It sounded rather like “boing,” but I think it may have been a crow version of the beeping sound of a reversing truck. Due to the huge amount of construction our neighbourhood has seen over the past three years, this noise may have been an influential soundscape element for this crow’s formative years!
This next crow lives near some urban backyard chickens and I think I detect a bit of a clucking overtone to their caw.
Finally, White Wing stole the show last spring with her dog woofing with really impressive cat meow finale.
So, if there is ever another occasion when I’m asked to do a crow impersonation, maybe I’ll go for one of these!
The crow nesting season goes through various phases, some quiet, others much louder.
Right now we’re in a seemingly tranquil phase
All is secretive and low key as the parents try to keep the nest locations hidden from predators. Sometimes the game is given away when the female, sitting on the eggs, makes begging sounds to remind their mate to hurry up with the food delivery, but generally it’s as if the whole neighbourhood is made up entirely of of very quiet bachelor crows.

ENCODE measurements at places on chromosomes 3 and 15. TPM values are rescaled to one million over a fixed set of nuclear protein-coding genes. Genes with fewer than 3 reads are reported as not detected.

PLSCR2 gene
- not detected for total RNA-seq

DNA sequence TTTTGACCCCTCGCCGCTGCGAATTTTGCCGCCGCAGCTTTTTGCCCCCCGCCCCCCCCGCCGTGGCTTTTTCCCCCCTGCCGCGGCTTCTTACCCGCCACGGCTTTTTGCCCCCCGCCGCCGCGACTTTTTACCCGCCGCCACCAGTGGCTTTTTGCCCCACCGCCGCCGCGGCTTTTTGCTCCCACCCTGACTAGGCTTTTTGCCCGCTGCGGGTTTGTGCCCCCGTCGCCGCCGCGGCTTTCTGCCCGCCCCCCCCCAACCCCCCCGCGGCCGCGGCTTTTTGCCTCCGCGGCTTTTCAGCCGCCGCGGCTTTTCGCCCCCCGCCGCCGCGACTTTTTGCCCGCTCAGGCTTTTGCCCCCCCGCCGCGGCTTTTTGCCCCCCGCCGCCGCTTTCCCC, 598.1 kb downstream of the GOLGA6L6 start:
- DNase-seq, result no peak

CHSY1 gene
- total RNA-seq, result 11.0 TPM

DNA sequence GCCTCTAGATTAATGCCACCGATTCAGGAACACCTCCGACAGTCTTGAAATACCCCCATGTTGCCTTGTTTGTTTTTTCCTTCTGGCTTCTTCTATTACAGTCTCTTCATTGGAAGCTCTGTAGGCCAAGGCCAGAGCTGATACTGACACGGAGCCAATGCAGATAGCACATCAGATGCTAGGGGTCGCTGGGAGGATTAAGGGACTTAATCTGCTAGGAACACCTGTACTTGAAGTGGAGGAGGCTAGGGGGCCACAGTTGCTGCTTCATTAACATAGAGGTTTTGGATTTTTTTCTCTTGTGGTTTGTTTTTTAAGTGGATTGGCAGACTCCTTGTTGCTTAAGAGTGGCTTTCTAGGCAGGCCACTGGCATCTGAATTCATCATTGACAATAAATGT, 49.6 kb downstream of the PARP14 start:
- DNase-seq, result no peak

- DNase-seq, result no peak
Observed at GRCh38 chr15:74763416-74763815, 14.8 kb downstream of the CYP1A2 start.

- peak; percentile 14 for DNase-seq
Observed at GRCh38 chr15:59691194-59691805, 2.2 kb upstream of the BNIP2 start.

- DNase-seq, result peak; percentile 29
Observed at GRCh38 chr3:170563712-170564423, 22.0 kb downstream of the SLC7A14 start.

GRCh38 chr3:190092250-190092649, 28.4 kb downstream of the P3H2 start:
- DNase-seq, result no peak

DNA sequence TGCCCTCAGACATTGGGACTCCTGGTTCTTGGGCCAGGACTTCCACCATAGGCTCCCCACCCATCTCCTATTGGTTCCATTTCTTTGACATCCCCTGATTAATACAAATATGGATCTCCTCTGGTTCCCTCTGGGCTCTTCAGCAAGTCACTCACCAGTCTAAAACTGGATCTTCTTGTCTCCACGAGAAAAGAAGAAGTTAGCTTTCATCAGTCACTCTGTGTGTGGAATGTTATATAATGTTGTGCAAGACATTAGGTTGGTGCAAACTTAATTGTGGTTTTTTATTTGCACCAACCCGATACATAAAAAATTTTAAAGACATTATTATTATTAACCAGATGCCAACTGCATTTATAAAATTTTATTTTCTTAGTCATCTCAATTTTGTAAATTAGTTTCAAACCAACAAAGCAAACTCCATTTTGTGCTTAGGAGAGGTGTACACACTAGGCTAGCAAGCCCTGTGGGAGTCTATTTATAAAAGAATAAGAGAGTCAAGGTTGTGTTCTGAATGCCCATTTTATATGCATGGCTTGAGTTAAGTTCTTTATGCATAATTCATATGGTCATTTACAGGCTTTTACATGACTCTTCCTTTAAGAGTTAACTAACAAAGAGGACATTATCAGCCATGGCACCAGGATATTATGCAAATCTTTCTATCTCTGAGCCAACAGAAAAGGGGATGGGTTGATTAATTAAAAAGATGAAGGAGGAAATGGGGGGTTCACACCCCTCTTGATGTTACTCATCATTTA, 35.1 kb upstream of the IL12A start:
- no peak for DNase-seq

Marvin going solo while Mavis sits on the eggs, spring 2022
The mother crow will remain on the nest, incubating 2-6 eggs, for between two and three weeks. Once the eggs hatch, both parents will leave and return to the nest frequently to bring food. Another parental duty is carrying away the babies’ fecal sacs to keep the nest clean. A sure sign of hatched babies is seeing a poop-splattered adult crow — evidence of one of those sacs having failed in the disposal process. The love of a parent truly knows no bounds …
Mr. Walker on dad duty, Spring 2022
This is, of course, the calm before the storm. Soon things will start to get more exciting as dive bombing season begins.
This is such an issue in Vancouver that, a few years back, a Langara College professor created an open-source Geographic Information System called Crowtrax, allowing people to report where they were attacked by crows and thus contribute to a map of the most “crow-terrrorized” parts of the city.